Our water supply systems and infrastructure have an incredibly long lifetime of at least several decades and represent substantial financial value. The associated planning horizons are, therefore, also quite long. As our world is changing ever quicker (technology and our environment), the question arises to what degree this long planning horizon continues to be an asset and when it may become a liability.
The water industry has recognized the need for resilience and flexibility, and academics have developed strategies for improving our (climate) resilience over the past decade. However, many developed approaches focus on dealing with natural disasters, their impact on water supply systems, and the speedy recovery of their operation. However, an additional class of scenarios needs to be taken more into account: (semi-)permanent state changes, in which things do not or cannot get back to the original state. Think of our environment (e.g., depletion of an aquifer with limited recharge, desertification) and our societies and urban systems (e.g., significant changes in population size). In this blog post, I discuss two scenarios of the latter category.
Uncoordinated mass migration
The pressures our changing climate and other planetary boundary transgressions will be putting on our societies may be more than they can carry. Climate change and biodiversity loss will lead to a reduction and geographical shift in food crop yields. Increasing extreme weather (droughts, floods, extreme temperatures) may drive the population to leave their homelands, leading to uncoordinated mass migration, potential conflicts, etc. These processes' interactions and cascading effects have started to receive attention in the scientific literature.
Coordinated mass migration
A recent book by Gaia Vince called Nomad Century paints a scenario of comparable circumstances but also offers a mechanism to prevent the collapse scenario: coordinated mass migration from equatorial regions to mostly northern latitudes. She argues that this would save many lives and solve the challenge of maintaining an economy in an ageing society (most developed countries). She does concede that the decision process and implementation would be a challenge.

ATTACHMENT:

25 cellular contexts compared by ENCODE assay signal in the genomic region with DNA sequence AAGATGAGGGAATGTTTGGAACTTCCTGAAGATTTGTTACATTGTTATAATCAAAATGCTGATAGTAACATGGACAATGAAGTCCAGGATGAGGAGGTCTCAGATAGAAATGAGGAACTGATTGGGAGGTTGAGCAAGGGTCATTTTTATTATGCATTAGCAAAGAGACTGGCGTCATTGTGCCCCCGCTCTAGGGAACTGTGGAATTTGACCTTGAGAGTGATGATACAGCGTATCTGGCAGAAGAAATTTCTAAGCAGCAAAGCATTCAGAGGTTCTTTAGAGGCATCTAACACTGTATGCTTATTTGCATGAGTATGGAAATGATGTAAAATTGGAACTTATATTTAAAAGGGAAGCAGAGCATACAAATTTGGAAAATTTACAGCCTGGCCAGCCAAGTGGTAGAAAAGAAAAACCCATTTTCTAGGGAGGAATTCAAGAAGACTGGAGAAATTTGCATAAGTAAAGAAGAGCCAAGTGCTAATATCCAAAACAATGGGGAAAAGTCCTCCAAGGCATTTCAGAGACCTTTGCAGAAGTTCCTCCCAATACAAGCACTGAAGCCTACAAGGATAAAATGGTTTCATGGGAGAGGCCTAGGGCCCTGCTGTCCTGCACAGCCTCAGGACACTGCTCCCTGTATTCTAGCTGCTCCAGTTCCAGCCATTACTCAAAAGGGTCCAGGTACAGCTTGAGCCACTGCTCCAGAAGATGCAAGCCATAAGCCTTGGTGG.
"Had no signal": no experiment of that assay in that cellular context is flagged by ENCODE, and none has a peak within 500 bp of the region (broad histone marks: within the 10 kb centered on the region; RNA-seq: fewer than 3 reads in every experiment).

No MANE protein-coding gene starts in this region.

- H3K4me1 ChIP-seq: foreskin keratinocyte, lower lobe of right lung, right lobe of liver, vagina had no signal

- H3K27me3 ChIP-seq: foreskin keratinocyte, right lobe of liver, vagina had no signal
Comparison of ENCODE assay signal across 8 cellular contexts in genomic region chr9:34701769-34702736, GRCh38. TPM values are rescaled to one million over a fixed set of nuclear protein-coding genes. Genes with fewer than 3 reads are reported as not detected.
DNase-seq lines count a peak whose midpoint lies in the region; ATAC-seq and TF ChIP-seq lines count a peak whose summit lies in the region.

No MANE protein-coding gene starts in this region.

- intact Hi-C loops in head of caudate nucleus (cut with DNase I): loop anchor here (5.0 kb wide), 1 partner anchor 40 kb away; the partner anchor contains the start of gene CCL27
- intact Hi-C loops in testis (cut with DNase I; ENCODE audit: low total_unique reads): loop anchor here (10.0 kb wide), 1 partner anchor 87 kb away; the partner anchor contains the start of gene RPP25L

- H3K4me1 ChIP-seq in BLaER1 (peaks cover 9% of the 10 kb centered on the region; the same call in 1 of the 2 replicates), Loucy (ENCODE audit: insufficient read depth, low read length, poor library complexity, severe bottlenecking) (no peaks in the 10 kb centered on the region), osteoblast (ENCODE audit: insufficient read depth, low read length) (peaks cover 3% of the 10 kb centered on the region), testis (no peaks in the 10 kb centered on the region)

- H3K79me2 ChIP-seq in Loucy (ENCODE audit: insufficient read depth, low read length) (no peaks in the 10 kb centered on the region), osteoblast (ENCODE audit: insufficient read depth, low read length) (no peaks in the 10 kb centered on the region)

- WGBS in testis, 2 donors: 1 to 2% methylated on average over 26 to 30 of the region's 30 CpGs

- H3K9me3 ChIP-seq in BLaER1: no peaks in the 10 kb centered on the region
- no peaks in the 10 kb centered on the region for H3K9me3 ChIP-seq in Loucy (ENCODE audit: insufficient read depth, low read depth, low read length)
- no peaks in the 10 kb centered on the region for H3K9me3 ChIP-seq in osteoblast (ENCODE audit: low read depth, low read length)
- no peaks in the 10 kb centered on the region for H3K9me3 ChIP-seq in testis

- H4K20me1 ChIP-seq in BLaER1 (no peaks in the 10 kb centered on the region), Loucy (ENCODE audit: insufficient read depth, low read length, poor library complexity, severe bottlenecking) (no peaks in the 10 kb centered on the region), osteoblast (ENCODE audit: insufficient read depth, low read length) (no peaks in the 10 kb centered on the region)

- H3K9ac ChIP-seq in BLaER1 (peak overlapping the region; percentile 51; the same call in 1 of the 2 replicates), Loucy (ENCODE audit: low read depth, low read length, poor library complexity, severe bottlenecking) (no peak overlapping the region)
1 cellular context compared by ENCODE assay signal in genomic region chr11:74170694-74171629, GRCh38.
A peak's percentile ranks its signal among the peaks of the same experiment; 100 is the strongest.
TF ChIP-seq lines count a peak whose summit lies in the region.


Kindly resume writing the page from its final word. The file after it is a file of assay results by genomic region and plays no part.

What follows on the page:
Evidence for climate-change-induced migration
There is not yet a clear consensus in the scientific community on to what degree climate change will lead to large-scale migrations. For example, even though the prediction is that most atolls will be uninhabitable by the mid-21st century, there is no evidence yet for people moving away from atolls. Will people continue to adapt, or will there be a tipping point at which adaptation becomes increasingly more challenging, leading to migration? Researchers observe that climate-change-driven agriculture changes may increase migration for unfavored countries, though some people may be too poor to move. Others also note that economic and political factors often contribute to migration decisions and that interactions are complex. Climate refugees do not yet fit the definition of refugees so far, affecting the rights and hiding the statistics of these people, but awareness of migration is growing.
Lessons for the water industry
The time horizon dictated by our changing environment may be shorter than we would (like to) think. More than 1 billion people may be displaced by 2050 – in less than three decades – but we do not know if and how such a scenario will unfold. We are, however, likely to be close to or already have reached a globally averaged 2 degrees Celsius above pre-industrial temperatures at that time: well beyond our present-day +1.1 degrees Celsius "new normal" of droughts, forest fires and floodings, in yet another "new normal".
Suppose the international community, or individual national governments, decided to accommodate and prepare for coordinated mass migrations. In that case, the water industry should join the effort of physical preparation to increase the infrastructure at the destination side and downscale at the departure side. Suppose extreme weather, large-scale food shortages, or the reach of some social tipping point occurred. Similar measures may be necessary in that case, but on even shorter timescales and in a less well-coordinated manner.
We can act now!
- Investigate and familiarize with coordinated as well as uncoordinated mass migration scenarios.
- Know your options (resources, technologies, policies) for significant upscaling total water production and wastewater processing and downscaling per capita water demand and wastewater production (for the destination side) on relatively short timescales.
- Start building sufficient flexibility into systems to be able to accommodate these scenarios.
- Set up risk management and a broad perspective on the effects of climate change.
We can cast aside the large-scale mass migration scenarios as alarmist, irrelevant, or unrealistic. They are not predictions, but merely scenarios, regarding the underlying drivers and response strategies. However, we cannot deny that these scenarios are plausible and cannot argue that their likelihood is negligibly low. Therefore, the logical conclusion from a risk management perspective is to prepare for a situation.